You’re celebrating like crazy on Monday, right?

After all, it’s St. Pat…

A little Holi, via holifestival.org

Nah, I’m kidding. (Well, it is that holiday, but that’s not the joke.) This year, Holi falls on March 17 — if you go by the now-mostly-agreed-upon tradition that it begins after the full moon, and not the new moon.

Below is one interpretation of the holiday’s history, from holifestival.org, which has a whole bunch of information: its significance, traditions, and various stories involving Krishna, Siva and others.

My favorite thing from the site is the idea that Holi has a “biological signficance.” For instance: “Besides, the colours when sprayed on the body have a great impact on it. Biologists believe the liquid dye or Abeer penetrates the body and enters into the pores. It has the effect of strengthening the ions in the body and adds health and beauty to it.”

Hmm… not sure about that.

Anyway, here’s a little of the history:

Holi is an ancient festival of India and was originally known as ‘Holika’. The festivals finds a detailed description in early religious works such as Jaimini’s Purvamimamsa-Sutras and Kathaka-Grhya-Sutras. Historians also believe that Holi was celebrated by all Aryans but more so in the Eastern part of India.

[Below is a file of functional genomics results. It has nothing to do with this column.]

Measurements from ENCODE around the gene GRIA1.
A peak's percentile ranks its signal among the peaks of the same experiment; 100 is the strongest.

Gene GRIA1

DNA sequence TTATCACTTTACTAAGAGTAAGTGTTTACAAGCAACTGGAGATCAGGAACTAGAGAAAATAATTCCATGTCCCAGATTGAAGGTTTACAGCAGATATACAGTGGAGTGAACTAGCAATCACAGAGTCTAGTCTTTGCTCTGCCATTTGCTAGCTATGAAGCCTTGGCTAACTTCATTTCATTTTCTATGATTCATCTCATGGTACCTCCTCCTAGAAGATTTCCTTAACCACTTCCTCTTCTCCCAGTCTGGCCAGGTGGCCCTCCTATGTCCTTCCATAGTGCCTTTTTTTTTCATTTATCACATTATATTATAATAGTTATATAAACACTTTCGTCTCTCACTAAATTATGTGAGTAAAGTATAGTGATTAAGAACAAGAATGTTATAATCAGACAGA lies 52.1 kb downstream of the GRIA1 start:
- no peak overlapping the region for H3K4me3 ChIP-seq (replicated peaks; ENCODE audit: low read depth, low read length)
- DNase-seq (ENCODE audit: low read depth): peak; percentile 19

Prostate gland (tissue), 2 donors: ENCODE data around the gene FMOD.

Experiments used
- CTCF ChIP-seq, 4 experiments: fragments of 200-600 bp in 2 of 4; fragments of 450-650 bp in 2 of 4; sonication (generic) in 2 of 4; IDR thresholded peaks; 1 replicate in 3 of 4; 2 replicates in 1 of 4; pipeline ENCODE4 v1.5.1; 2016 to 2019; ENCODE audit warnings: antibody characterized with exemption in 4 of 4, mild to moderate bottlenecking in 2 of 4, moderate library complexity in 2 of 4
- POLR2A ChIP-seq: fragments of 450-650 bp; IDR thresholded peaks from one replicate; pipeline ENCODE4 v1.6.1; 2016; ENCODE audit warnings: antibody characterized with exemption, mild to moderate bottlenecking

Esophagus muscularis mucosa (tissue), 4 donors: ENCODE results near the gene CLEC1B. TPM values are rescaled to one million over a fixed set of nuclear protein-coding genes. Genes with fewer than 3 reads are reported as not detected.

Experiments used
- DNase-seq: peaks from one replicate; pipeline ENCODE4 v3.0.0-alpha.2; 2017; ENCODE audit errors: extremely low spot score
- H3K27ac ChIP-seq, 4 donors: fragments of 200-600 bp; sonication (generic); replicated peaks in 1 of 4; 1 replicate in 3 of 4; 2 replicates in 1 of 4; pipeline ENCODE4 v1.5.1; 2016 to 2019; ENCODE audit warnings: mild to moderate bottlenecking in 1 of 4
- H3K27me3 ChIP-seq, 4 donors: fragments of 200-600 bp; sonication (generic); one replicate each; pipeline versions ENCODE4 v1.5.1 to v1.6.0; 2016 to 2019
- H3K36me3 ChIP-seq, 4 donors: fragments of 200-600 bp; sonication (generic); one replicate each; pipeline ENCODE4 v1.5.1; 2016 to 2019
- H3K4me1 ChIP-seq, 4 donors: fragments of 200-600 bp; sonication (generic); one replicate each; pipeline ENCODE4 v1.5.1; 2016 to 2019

It is said that Holi existed several centuries before Christ. However, the meaning of the festival is believed to have changed over the years. Earlier it was a special rite performed by married women for the happiness and well-being of their families and the full moon (Raka) was worshiped.

So go on and celebrate. And I guess, color-wise, you could argue for green beer.

Posted by Steve

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theconfluencecountdown

Two Ashtangis write about their practice and their teachers.

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